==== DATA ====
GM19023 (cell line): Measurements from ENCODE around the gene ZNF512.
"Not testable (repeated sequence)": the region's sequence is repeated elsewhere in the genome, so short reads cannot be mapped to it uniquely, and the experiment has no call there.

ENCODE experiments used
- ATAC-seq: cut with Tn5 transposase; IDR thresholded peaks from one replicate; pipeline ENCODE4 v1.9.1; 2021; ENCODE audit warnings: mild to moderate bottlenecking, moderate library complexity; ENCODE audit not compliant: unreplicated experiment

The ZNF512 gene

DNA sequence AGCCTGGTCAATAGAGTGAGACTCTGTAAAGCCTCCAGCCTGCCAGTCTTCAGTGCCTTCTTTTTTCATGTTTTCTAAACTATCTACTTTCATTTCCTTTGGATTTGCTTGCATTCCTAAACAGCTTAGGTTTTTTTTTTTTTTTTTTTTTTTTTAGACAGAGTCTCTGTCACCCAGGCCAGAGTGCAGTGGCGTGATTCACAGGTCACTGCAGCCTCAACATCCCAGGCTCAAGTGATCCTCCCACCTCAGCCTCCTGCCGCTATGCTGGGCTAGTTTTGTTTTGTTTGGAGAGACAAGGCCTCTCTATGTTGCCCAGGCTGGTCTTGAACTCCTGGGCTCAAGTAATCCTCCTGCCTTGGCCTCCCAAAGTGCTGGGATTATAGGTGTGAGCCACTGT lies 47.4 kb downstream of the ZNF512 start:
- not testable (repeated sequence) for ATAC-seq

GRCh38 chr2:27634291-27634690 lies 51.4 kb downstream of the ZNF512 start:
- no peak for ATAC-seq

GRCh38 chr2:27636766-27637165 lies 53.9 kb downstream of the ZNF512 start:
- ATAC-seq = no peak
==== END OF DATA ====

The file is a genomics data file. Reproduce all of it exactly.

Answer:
GM19023 (cell line): Measurements from ENCODE around the gene ZNF512.
"Not testable (repeated sequence)": the region's sequence is repeated elsewhere in the genome, so short reads cannot be mapped to it uniquely, and the experiment has no call there.

ENCODE experiments used
- ATAC-seq: cut with Tn5 transposase; IDR thresholded peaks from one replicate; pipeline ENCODE4 v1.9.1; 2021; ENCODE audit warnings: mild to moderate bottlenecking, moderate library complexity; ENCODE audit not compliant: unreplicated experiment

The ZNF512 gene

DNA sequence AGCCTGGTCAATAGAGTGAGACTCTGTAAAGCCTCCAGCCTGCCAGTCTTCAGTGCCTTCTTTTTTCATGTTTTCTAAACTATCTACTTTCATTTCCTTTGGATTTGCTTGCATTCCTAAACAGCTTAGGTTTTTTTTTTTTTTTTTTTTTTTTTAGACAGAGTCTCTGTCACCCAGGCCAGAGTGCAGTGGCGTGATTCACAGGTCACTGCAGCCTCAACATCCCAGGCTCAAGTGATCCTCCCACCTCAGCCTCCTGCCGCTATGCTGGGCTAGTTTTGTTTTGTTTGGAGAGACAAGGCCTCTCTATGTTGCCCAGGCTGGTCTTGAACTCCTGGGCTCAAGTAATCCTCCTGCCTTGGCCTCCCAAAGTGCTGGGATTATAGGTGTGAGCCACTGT lies 47.4 kb downstream of the ZNF512 start:
- not testable (repeated sequence) for ATAC-seq

GRCh38 chr2:27634291-27634690 lies 51.4 kb downstream of the ZNF512 start:
- no peak for ATAC-seq

GRCh38 chr2:27636766-27637165 lies 53.9 kb downstream of the ZNF512 start:
- ATAC-seq = no peak